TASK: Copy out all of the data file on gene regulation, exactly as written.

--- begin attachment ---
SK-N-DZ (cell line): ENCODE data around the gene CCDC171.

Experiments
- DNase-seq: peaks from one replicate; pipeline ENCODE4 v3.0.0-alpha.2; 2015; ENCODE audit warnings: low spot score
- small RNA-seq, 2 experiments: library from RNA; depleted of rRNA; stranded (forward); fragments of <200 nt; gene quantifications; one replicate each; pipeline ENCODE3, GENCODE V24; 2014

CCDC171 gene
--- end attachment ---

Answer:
SK-N-DZ (cell line): ENCODE data around the gene CCDC171.

Experiments
- DNase-seq: peaks from one replicate; pipeline ENCODE4 v3.0.0-alpha.2; 2015; ENCODE audit warnings: low spot score
- small RNA-seq, 2 experiments: library from RNA; depleted of rRNA; stranded (forward); fragments of <200 nt; gene quantifications; one replicate each; pipeline ENCODE3, GENCODE V24; 2014

CCDC171 gene